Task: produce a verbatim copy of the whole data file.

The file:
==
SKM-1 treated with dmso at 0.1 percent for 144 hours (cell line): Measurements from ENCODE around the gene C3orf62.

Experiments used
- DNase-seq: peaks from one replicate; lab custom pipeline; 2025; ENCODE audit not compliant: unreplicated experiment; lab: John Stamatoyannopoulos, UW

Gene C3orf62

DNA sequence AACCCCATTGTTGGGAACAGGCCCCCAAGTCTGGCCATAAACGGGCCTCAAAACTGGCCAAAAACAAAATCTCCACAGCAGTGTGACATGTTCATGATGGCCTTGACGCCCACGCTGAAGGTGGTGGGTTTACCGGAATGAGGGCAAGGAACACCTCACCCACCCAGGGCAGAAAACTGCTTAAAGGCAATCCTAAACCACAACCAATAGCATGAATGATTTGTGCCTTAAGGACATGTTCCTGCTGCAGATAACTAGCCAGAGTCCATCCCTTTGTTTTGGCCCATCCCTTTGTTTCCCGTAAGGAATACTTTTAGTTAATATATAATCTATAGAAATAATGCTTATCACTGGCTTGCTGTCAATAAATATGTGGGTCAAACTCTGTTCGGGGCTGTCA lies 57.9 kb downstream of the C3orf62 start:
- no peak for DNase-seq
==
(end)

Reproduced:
SKM-1 treated with dmso at 0.1 percent for 144 hours (cell line): Measurements from ENCODE around the gene C3orf62.

Experiments used
- DNase-seq: peaks from one replicate; lab custom pipeline; 2025; ENCODE audit not compliant: unreplicated experiment; lab: John Stamatoyannopoulos, UW

Gene C3orf62

DNA sequence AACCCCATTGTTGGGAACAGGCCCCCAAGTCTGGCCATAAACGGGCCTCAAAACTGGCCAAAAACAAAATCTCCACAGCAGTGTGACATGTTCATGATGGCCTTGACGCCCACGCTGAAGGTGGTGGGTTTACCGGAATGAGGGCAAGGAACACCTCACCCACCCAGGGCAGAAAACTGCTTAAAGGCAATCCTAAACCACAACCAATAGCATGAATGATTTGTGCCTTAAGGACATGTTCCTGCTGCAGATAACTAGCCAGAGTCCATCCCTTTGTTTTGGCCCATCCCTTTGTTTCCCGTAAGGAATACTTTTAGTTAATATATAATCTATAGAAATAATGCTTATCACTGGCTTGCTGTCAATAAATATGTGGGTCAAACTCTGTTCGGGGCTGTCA lies 57.9 kb downstream of the C3orf62 start:
- no peak for DNase-seq